(2) a solution of polymeric binder and volatizable solvent, the amount of organometallic compound being such that the metal moiety thereof constitutes at least 0.05% by weight of the total composition.


Japanese Patent No. 9050924-B is directed to electrode pastes for use in ceramic capacitors consisting of conductive metal powders, such as Pd, Pt, Au, Ag, and Ag/Pd alloy, and organometallic compound powders dispersed in organic medium. When the composition is heated to 200-400 C., the organometallic particles decompose to form the corresponding metal or metal oxides. When the composition is then fired at 1200-1400 C., contact probability among the particles is reduced by the intervening metal or metal oxide particles thus avoiding discontinuous grain growth and the formation of large particles at the expense of smaller particles. The reference is concerned only with avoiding porous fired electrode films and is not directed to the problem of shrinkage.


Conductive metals which can be used in the invention are Pd, Ag, Pt, Au, Cu, Ni, alloys of the aforementioned metals, and their oxide precursors.

As used herein, the term "oxide precursor" refers to metal oxides which under normal thick film firing conditions are reduced to the metallic zero valent form (Meo).

The particle size distribution of the conductive metals is not critical with respect to the to the effectiveness of the invention, but as a practical matter, should be from 0.1-10 μm and preferably 0.3-3 μm, basis equivalent particle diameter. It is preferred that the metals be easily dispersed in the organic medium and non-flake in morphology.

B. Organometallic Compound

As used herein, the terms "organometallic compound" and "metal resinate" are used synonymously with respect to organic metallic compounds which are soluble in organic media.

One type of metal resinate is the reaction product of any of several organic compounds with a metal salt. The resulting compound is essentially a long chain organic molecule in which one site is occupied by one of a wide variety of metals. Another type of metal resinate is a chelate-type compound such as an organotitanate.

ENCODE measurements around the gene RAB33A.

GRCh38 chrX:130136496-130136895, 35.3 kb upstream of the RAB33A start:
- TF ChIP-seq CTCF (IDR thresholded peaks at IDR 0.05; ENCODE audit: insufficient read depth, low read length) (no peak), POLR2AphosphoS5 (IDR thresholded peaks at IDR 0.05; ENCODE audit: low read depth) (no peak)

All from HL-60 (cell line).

The composition of the organic moiety of the organometallic compound is not critical except that it must be pyrolyzable when the composition of the invention is fired in either oxidizing or non-oxidizing atmospheres. These organic moieties include carboxylate naphthenates, tallates, alcoholates and the like.

Suitable organometallic compounds may range from highly fluid to very viscous liquids and to solids as well. From the standpoint of use in the invention, the solubility of the resinates in the organic medium is of primary importance. Typically, metal resinates are soluble in organic solvents, particularly polar solvents such as toluene, methylene chloride, benzyl acetate, and the like. They may also be soluble in non-polar solvents such as mineral spirits. Metal resinates and metal resinate solutions of both noble metals and base metals are commercially available. Suitable noble metal resinates are those based on Ru, Rh, Re, Ir, Pt and mixtures thereof. Suitable base metal resinates are those based on Mg, Si, Ti, V, Cr, Mn, Fe, Co, Ni, Cu, Zn, Zr, Nb, Ba, Ce, Ta, W and mixtures thereof.

Suitable organotitanates are those disclosed in U.K. Patent No. 772,675 and particularly those in which the organotitanates are hydrolyzable metal alcoholates of titanium corresponding to the formula (AO)4x-2y TiOy in which A is C1-8 alkyl or a mixture of C1-8 alkyl and C1-8 acyl, O is an oxygen atom covalently bonding two titanium atoms, x is an integer from 1 to 12 and y is O or an integer from 1 to 3x/2. The alkyl groups may be either straight chained or branched. Preferred organotitanates include titanium acetyl acetonate and tetraoctylene glycol titanium chelate. Other organotitanates of this type are disclosed in Ken-React Bul. No. KR-0278-7 Rev. (Kenrich Petrochemicals, Inc., Bayonne, NJ) and in Du Pont Bul. No. E-38961 entitled Versatile Tyzor Organic Titanates.

The metal resinates are used in the compositions of the invention in concentrations such that the metal or metal oxide content of the resinate constitutes 0.05-5% wt., of the total composition, and preferably 0.1-1% wt.